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Survival Situation? Staying Calm and Conserving Energy is Key

Whether climbing a mountain, moving across ice, navigating a jungle or crossing the desert, conserving your physical energy is important for adventures and expeditions.

“Your body is like a machine. If you fuel it, it’ll keep on working. If you don’t, it’ll break down,” writes Bear in How To Stay Alive.

Careful conservation of energy is especially important in a survival situation, when resources like food, water and shelter are in short supply. The problem is that when you go into crisis mode, with an increased heart rate, adrenalin production, and hyperventilation, your body uses up more energy.

‘Calm is contagious’ has always been a key mantra of the US Navy SEALS,” Bear once tweeted, “And it’s smart, because when we panic, everything becomes worse for ourselves and those around us. Conversely when we are calm, we gain time to think and plan, and we conserve focus and energy for what we really need it for.”

Not sure how to conserve your energy and keep your cool when the going gets tough? Bear has some tips.

Make a plan

At the start of a survival situation is when your energy is at its highest and you’ll be at your most effective. Make a plan and put it into action while you have the strength and mental clarity to do so.

Focus on your breathing

One proven technique to calm yourself down is simply by breathing. Take slow, deep breaths, in through your nose and out through your mouth. After a few minutes, you’ll reduce your heart rate and reduce the production of adrenaline and endorphins. 

“If you’re panicking, acknowledge it to yourself,” says Bear. “Once you know what’s happening in your head, you can start to control it.”

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Design your route with care

Whether you’re deliberately trekking into the unknown or you’ve lost your way, take the time to devise a plan for how you’ll get from where you are to where you want to be—and be vigilant that you’re staying on track.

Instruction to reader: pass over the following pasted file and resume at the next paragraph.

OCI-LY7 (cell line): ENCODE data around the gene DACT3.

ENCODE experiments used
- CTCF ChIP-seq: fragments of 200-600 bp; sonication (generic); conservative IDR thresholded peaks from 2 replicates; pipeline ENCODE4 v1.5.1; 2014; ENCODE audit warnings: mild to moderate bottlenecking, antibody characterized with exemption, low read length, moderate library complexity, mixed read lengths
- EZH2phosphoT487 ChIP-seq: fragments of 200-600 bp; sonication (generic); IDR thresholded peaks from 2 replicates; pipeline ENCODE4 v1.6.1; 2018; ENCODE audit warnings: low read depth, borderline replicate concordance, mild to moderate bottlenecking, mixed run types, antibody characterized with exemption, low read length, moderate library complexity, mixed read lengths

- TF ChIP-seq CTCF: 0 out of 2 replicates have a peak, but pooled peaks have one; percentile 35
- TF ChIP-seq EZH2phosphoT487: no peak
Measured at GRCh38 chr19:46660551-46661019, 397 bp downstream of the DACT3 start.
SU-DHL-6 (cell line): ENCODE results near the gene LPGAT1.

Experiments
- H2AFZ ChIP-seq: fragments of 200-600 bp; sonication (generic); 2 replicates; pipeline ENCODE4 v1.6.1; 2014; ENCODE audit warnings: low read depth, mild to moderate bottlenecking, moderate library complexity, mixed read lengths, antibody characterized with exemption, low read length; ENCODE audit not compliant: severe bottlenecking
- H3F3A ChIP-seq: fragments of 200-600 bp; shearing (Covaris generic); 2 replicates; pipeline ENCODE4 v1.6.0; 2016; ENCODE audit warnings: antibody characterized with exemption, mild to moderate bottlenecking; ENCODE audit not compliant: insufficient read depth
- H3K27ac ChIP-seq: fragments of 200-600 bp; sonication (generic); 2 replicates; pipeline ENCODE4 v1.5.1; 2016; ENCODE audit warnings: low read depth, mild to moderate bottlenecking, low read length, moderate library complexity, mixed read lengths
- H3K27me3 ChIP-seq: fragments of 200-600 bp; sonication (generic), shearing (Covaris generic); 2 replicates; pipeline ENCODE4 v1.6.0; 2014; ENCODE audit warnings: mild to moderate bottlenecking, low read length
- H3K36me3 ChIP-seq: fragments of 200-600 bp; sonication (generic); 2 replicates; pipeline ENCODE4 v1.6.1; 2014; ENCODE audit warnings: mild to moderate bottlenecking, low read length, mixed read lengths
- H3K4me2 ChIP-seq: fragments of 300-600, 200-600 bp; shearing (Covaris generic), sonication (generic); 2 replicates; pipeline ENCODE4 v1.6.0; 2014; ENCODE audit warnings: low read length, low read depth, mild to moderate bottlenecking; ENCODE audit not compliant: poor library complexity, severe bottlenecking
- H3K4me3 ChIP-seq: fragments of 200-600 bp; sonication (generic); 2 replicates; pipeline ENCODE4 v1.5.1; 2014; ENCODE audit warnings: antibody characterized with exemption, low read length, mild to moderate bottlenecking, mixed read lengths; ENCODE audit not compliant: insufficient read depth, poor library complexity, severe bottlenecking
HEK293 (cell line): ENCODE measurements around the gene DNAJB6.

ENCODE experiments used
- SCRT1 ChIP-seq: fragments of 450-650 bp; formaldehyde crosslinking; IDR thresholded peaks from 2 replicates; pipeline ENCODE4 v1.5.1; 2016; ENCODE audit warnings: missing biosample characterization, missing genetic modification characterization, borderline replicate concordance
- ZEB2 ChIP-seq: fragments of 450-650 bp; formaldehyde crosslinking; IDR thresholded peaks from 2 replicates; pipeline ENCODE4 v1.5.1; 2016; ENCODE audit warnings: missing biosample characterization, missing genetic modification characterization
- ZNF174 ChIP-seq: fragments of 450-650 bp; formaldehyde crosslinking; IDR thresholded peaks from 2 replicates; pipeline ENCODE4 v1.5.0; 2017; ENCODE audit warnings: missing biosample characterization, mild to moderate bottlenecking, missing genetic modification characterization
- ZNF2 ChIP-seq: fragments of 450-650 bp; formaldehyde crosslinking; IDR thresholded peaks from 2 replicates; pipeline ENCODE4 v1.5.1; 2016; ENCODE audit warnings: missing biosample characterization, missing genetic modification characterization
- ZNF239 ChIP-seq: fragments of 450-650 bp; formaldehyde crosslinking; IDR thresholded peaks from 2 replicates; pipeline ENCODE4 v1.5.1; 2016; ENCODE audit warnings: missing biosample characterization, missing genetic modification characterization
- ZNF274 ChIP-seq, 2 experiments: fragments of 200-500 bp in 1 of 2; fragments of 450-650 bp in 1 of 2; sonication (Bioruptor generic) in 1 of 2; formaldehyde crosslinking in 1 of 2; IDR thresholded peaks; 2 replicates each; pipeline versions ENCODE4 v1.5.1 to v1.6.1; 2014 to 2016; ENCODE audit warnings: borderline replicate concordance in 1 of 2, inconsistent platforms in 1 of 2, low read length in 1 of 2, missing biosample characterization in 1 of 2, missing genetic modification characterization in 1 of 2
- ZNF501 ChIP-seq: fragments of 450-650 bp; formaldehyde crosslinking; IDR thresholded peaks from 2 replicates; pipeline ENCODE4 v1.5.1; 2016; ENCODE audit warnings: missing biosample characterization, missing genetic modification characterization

“Adopt a ‘measure twice, cut once’ mentality to route-finding and navigation,” says Bear. “Keep checking, even when you’re sure you’re on the right path. The wild can play tricks on you, and being lost is an energy-drain.”

Move slowly yet consistently

Running from a dangerous environment and exhausting your body in the process is not a good idea and is to be avoided when possible. If you’re sweating, your body is using energy to cool you down. 

“In a survival situation, it’s much better to move slowly and constantly than in short, energy-hungry bursts,” says Bear. 

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The best pace is to move slowly at what Bear calls ‘Alpine pace,’ without sweating and without stopping. The goal is to make progress without becoming exhausted or overheated. 

Bear also advises: If you don’t have to move from where you are, then don’t.

Keep body temperature stable

Sweating and shivering both use up energy, so think about your body temperature. Seek shade in hot weather or cool down when you find water. If you’re cold, make a fire, build a shelter, and wrap yourself up in whatever you can to keep warm.

Travel light

Carrying a smaller rucksack uses up less energy. Decide what you really need in your backpack and bring lightweight clothes and footwear. If you find yourself in a survival situation and you are carrying too much gear, ditch anything unnecessary.

Be smart about snacks

Bear’s version of trail mix is what he calls a “munch bag” filed with broken-up chocolate bars, dried fruit and nuts that he can dip into for a quick energy hit. 

When you exert yourself, you use up sugars and carbohydrates. “If you don’t replenish your sugars, you risk becoming hypoglycemic—dizzy, nauseous and lethargic,” says Bear. He keeps the munch bag in a pocket, and takes a mouthful every 20 minutes to keep his body’s energy levels topped up.

“Even if you don’t have a munch bag, remember that it’s better to eat whatever food you do come by little and often, rather than in one burst,” he says.

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